When the name Jaroslav Krček is mentioned, the first thing that comes to mind is the ensemble Musica Bohemica, which he founded forty-four years ago. On top of that, Jaroslav Krček is celebrating his eightieth birthday this year! Sometimes, someone is called a “Renaissance man” who is not truly deserving. In the case of Jaroslav Krček, the opposite is the case. “Renaissance man” hardly suffices to capture everything that has brought fulfilment to Jaroslav Krček’s rich life. He has been a conductor, a composer, a player of countless musical instruments, a singer, a music director, and even an instrument maker. Everyone who has been fortunate enough to come into contact with him has experienced a torrent of irresistibly vital energy, optimism, an unstoppable desire for musical perfection, and an inexhaustible wellspring of musical ideas. Whether involving himself with folk music, historical music, adapting original folk material, composing, conducting, or directing, Jaroslav Krček has always drawn people to himself as a popular and sought-after colleague. He has had many musical friendships with players of the Czech Philharmonic, so it is our honour and pleasure to celebrate he eightieth birthday together with him. And as is typical of him, rather than accepting a gift, he has instead given four women from our orchestra a brand new composition, which will be given its world premiere.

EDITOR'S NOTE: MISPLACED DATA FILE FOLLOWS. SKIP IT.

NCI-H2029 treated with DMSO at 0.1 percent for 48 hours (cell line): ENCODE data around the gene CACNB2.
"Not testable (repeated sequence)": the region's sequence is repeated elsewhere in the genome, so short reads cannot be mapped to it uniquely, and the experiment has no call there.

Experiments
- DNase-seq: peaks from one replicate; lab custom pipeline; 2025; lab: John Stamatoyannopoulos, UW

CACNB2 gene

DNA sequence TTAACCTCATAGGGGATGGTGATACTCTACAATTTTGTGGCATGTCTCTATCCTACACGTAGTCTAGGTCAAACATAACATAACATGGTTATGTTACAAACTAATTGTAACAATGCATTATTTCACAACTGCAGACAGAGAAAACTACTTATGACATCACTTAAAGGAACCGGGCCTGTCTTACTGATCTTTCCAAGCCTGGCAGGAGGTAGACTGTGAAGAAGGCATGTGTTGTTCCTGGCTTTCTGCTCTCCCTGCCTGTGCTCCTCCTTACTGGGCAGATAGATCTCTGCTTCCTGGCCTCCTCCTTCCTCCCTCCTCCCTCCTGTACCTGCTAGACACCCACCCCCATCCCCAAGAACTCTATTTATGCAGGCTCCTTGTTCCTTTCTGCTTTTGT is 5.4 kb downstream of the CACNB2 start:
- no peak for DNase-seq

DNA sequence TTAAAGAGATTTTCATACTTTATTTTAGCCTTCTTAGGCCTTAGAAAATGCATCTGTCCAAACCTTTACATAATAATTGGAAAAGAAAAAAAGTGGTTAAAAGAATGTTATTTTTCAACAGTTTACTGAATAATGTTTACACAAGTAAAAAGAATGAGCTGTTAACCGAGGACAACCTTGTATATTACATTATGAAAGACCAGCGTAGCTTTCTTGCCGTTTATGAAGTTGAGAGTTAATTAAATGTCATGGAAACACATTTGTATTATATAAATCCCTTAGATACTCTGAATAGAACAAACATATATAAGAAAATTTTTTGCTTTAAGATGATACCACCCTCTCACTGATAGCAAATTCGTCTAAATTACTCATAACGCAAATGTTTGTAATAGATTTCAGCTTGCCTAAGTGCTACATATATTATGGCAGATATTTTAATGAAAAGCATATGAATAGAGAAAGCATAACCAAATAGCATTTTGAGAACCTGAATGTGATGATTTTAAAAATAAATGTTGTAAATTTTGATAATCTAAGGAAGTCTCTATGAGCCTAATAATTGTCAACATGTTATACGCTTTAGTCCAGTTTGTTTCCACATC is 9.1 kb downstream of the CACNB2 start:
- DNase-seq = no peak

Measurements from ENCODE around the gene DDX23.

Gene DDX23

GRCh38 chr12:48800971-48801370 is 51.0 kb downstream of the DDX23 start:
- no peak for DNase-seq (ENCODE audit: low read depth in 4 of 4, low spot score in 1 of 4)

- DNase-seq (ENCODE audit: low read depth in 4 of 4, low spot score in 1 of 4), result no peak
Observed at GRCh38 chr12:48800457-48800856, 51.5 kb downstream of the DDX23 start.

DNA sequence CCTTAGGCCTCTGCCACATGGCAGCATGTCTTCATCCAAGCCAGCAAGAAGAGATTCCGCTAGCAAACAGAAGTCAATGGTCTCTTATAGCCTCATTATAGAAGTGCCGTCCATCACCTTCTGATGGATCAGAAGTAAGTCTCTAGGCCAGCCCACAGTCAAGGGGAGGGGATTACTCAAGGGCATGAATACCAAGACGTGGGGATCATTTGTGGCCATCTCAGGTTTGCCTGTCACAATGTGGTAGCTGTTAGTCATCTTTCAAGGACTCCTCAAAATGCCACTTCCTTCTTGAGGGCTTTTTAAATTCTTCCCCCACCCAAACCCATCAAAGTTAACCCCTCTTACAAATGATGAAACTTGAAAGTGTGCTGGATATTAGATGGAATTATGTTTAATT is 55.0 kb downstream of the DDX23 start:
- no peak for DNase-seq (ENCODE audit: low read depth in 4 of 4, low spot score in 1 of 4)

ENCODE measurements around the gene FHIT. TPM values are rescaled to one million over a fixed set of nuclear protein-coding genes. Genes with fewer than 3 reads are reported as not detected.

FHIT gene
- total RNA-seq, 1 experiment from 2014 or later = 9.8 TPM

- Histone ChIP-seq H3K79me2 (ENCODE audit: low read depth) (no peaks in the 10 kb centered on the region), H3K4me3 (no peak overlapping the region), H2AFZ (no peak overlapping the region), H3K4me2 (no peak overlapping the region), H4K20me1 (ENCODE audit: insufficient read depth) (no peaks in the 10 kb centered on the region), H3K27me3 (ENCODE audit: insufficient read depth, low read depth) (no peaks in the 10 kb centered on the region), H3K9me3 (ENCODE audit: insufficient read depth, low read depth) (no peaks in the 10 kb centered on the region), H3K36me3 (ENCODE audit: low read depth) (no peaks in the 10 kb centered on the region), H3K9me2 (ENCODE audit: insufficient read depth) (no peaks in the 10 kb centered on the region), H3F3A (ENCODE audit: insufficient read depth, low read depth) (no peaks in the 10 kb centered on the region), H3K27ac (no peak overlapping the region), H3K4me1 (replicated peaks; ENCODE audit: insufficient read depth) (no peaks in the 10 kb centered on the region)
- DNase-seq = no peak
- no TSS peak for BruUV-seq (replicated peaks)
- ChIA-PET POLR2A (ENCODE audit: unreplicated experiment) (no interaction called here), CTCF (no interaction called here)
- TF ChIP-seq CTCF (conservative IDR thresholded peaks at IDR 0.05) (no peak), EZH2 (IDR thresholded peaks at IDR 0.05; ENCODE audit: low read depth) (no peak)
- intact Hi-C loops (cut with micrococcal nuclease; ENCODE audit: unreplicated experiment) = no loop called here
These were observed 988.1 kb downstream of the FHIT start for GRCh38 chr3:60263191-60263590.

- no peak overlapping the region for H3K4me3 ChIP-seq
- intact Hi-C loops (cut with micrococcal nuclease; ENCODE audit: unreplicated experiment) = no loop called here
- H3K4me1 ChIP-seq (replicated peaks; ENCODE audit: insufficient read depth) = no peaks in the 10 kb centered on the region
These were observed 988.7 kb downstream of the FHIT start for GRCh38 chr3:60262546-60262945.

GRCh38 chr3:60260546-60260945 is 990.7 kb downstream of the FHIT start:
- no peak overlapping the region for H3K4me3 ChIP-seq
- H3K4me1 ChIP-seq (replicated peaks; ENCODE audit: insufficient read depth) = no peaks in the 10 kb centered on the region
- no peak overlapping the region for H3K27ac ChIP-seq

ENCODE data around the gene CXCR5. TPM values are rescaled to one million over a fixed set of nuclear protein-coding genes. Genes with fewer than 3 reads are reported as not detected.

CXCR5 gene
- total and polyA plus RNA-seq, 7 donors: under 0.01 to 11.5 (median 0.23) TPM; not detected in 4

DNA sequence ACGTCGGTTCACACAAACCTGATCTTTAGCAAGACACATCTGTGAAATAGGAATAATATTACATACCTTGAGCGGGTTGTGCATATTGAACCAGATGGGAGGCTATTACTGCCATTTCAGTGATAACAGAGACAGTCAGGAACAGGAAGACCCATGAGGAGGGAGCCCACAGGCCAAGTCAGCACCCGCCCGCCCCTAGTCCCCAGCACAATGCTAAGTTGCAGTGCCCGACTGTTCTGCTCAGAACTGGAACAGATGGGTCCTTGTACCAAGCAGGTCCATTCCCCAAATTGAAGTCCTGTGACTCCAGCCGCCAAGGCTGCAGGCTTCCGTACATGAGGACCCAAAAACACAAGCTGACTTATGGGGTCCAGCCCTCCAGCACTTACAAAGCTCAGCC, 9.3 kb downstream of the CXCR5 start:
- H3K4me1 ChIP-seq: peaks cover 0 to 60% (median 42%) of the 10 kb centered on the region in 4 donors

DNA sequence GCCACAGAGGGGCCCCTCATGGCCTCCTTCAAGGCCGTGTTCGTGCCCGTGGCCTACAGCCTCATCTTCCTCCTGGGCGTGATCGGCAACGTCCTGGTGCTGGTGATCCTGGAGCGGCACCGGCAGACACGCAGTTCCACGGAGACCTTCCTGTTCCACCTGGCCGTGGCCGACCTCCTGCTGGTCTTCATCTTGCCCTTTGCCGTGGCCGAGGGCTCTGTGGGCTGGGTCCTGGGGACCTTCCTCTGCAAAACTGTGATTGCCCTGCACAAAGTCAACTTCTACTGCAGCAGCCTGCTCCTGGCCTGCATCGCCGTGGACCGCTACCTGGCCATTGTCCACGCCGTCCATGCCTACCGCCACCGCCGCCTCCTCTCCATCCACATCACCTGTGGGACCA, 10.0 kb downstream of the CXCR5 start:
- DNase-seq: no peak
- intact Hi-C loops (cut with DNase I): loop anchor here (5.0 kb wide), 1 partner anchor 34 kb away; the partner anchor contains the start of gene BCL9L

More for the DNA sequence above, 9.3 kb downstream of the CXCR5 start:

During her studies at the Teplice Conservatory, Anna Hlavenková became a sought-after soloist of many ensembles focusing on authentic interpretation of early music for her lyrical soprano and pure style of interpretation (such as Musica Antiqua Prague, Musica Florea, Ad Vocem, Capella Regia Musicalis, Collegium Marianum, La Vinciolina and Verba Chordis).